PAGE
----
Death of a White Woman

By Katie Kieffer

Graveyard cross

Beauty in the graveyard” by Arup Malakar on Flickr via Creative Commons.

“I can hear someone out back and I, I’m not sure if she’s having sex or being raped,” Justine Damond told a Minneapolis, MN police dispatcher at 11:27 p.m. on July 15. Eight minutes passed. No squad car. She re-dialed 911.

Minutes earlier, Damond had been awakened from sleep by a female’s chilling scream. The sound was particularly startling in a neighborhood known for low crime and peaceful streets. After calling the police, Damond called her fiancé and said the sound seemed to be coming from a neighbor’s garage.

Damond’s heart was too big to crawl back in bed when she sensed another woman hurting nearby. Her first instinct was always to help. A few weeks earlier, she had jumped—barefoot—into a drain to rescue a flock of eight ducklings. A personal coach, she spent her days trying to uplift others. So it probably didn’t occur to her that she could be in more danger than the owner of the scream.

When two officers eventually pulled into the alleyway behind her home, Damond walked toward the squad car window to greet them—still wearing her pajamas.

A bullet tore through her abdomen. The cop she had called for help had shot her.

Officer Mohamed Noor had reached across his partner, Officer Matthew Harrity, from the passenger seat to fire the shot. Noor’s aim was true. By 12:45 a.m., the 40-year-old Australian-American woman with blond hair, green eyes and a megawatt smile was dead.

The Sound of Silence

One year ago in Minnesota, a Hispanic police officer named Jeronimo Yanez shot an African American man named Philando Castile in self-defense. “I thought I was going to die. I had no choice,” Yanez testified at his trial for second-degree manslaughter.

A jury found Yanez not guilty on all counts.

But Yanez’ foremost crime for which no jury could ever clear him was that he was not black and he had killed a black man. Despite research showing that black suspects are killed more often by a black officer than a white officer, the Minneapolis community—and national Black Lives Matter movement—erupted in rage.

“I think he was just black in the wrong place,” Castile’s mother Valerie said after her son’s death. Anger is understandable after a loved one dies. But it’s wrong to let one’s anger blind the facts and conclude that every black who dies at the hands of a non-black cop is killed out of racism and that whites never experience racism.

Unfortunately, Minnesota Governor Mark Dayton made those presumptions. Following Castile’s death, Gov. Dayton declared: “Would this have happened if … the driver and passenger would have been white? I don’t think it would.”

Black Lives Matter took a cue from Gov. Dayton’s words. At 10:30 p.m. on the night of Yanez’ acquittal, some 2,000 people took to the streets of Minneapolis. They shut down a major highway, Interstate I-94, and wouldn’t budge for hours. Violence and destruction—not peace—was the hallmark of the protest. At least 21 Minnesota police officers were injured by protesters and hundreds of arrests were made at similar protests nationwide.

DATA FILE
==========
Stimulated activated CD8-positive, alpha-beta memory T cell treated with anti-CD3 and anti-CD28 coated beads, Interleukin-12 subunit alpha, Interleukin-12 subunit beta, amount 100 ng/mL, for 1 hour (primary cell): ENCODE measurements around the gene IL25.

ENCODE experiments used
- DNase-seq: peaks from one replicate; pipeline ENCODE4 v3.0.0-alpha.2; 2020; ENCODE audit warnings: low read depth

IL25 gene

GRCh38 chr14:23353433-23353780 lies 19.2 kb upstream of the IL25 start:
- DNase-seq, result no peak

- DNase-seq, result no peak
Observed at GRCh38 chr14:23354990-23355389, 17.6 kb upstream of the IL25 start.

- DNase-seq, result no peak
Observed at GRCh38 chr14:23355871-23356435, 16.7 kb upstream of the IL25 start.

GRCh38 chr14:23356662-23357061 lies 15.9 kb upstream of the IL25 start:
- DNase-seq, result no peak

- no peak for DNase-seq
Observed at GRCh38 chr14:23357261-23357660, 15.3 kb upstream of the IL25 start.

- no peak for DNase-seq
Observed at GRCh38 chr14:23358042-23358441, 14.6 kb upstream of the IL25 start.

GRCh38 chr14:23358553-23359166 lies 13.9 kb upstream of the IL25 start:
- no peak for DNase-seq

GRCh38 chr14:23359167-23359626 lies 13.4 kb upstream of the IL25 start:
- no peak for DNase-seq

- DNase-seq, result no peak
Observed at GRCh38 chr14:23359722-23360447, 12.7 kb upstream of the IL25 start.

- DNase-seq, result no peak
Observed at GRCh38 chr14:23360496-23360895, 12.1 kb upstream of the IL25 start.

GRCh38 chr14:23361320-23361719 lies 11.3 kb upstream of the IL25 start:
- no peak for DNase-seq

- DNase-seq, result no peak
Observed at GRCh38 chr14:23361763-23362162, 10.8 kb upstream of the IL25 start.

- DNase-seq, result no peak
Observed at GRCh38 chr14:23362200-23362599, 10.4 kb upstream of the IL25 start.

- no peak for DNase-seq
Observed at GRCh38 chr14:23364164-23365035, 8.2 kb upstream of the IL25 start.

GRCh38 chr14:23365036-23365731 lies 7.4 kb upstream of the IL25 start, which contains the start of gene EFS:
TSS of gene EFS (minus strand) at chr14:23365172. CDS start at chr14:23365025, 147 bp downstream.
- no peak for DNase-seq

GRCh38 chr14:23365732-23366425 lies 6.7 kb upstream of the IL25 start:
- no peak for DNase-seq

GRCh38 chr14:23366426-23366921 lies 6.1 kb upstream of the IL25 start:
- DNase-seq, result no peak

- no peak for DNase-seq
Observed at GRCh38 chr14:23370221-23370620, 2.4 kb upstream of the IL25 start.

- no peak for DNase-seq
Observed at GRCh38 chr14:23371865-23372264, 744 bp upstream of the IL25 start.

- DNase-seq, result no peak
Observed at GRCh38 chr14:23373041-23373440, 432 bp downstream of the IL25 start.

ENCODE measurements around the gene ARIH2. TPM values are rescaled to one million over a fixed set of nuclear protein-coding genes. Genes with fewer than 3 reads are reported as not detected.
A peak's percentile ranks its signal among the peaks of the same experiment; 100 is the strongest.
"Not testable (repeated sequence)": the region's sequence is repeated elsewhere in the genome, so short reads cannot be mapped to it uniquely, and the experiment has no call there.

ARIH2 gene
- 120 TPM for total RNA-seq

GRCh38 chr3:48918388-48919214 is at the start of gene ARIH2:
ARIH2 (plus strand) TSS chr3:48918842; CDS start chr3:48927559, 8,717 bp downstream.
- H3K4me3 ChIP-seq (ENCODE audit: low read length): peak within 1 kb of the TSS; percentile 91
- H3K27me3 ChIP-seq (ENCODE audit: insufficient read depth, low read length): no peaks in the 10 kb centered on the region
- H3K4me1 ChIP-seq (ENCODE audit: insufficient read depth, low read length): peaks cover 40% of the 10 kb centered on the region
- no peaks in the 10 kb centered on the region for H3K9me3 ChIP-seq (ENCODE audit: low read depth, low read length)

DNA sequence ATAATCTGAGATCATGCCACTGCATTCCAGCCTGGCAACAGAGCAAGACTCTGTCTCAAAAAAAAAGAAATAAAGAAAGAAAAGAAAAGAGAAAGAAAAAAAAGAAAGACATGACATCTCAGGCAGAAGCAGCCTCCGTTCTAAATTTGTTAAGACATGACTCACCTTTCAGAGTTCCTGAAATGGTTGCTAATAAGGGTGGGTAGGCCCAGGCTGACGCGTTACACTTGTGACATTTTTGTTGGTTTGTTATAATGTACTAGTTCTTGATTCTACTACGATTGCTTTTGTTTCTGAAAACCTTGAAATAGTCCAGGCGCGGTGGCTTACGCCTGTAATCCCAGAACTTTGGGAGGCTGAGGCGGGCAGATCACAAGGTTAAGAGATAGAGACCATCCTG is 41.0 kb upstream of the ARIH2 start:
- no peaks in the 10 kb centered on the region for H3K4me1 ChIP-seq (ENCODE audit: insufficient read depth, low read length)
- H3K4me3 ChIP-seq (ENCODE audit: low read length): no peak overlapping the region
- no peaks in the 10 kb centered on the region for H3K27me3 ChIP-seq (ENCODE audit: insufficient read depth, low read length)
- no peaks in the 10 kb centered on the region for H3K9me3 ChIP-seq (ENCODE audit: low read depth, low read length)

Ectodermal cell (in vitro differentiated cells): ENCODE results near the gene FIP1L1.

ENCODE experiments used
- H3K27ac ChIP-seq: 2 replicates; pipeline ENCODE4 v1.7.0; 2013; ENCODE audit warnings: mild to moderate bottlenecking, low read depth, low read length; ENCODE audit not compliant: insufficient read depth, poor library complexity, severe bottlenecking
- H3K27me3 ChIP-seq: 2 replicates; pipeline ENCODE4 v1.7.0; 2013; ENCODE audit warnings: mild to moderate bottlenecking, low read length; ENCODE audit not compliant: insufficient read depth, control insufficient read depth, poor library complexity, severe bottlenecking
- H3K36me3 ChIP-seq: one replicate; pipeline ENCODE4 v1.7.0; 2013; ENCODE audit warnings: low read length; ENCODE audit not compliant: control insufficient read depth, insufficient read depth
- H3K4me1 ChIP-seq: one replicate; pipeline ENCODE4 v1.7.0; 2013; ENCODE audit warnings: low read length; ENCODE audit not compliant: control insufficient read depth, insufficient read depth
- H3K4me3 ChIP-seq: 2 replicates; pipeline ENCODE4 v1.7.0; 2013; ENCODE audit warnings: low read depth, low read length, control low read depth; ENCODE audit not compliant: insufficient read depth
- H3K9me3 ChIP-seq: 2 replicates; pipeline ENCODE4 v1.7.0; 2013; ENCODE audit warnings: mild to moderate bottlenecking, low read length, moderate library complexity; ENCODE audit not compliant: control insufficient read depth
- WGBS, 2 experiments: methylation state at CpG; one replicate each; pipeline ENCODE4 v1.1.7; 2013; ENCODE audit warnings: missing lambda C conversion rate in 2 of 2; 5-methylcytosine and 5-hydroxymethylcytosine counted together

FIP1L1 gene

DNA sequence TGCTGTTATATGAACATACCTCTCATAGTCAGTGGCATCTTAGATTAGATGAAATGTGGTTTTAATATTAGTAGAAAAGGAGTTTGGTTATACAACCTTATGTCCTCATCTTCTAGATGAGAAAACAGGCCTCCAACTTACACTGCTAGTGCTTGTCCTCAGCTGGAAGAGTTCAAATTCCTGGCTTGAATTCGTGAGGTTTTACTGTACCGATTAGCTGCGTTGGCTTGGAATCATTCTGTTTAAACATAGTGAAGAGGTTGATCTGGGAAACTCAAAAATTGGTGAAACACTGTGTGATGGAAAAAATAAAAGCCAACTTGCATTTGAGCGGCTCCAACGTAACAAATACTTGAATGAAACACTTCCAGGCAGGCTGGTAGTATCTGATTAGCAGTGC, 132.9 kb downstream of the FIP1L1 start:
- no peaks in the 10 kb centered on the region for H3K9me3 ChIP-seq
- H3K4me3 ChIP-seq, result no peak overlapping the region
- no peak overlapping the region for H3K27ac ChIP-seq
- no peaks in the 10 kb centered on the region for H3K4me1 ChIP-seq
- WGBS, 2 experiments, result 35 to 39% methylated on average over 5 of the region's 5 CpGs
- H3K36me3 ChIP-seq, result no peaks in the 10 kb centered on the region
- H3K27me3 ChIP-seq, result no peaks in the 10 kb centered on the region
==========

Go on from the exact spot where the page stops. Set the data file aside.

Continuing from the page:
But when a black officer shot a white woman—an officer with three separate open investigations into his behavior who violated police rules by shutting off his body camera; by shooting across his partner; and by shooting in the absence of a reasonable threat—you could practically hear crickets chirping.

That is, until Gov. Dayton broke the silence by prematurely siding with Noor and stating that his behavior is not indicative of a “trigger-happy” police force.

Perhaps Gov. Dayton was emulating President Obama, who did the same thing in 2012. Before anyone knew the facts, President Obama rushed to a public microphone and declared an African American teenager named Trayvon Martin “my son.”

We soon learned from eyewitness accounts and expert forensic testimony that Martin was not as innocent as Obama’s I Am Your Father speech made him sound. On the evening of February 28, 2012, Martin had pummeled a Hispanic man named George Zimmerman in an MMA-style “ground and pound” mount and reached for Zimmerman’s gun while shouting “You’re going to die tonight!” before Zimmerman shot Martin in self-defense.

The selective silence of Black Lives Matter (a group that purports to fight police violence)—and the ridiculous comments of Gov. Dayton—in the wake of Damond’s death are alarming. Because, rather than promoting peace, Black Lives Matter and Gov. Dayton appear to be fostering racism.

Justice for Janine

We still need to hear all the facts of this case. But the key fact is that an innocent woman died while she was trying to help another woman. And next to no one seems to care. Because she happened to be white and her killer happened to be black.

The Minneapolis Police Department and Minneapolis Mayor Betsy Hodges fast-tracked Noor as part of the City’s “diversity” efforts and goals. But no city in America should have to accept ill-qualified persons into its police force in order to fulfill diversity goals.

May Justine Damond’s tragic death ultimately be a tribute to her life by reminding us that political correctness can be fatally destructive. To save lives, we must seek the truth in every story. Pass this message on.

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  1. Dale says:

    Yep, you hit it as usual Katie…….keep up the great work

  2. Marcoe says:

    Another great post.
    Minnesota needs to stop voting for imbeciles like Dayton, Franken and Klobie.

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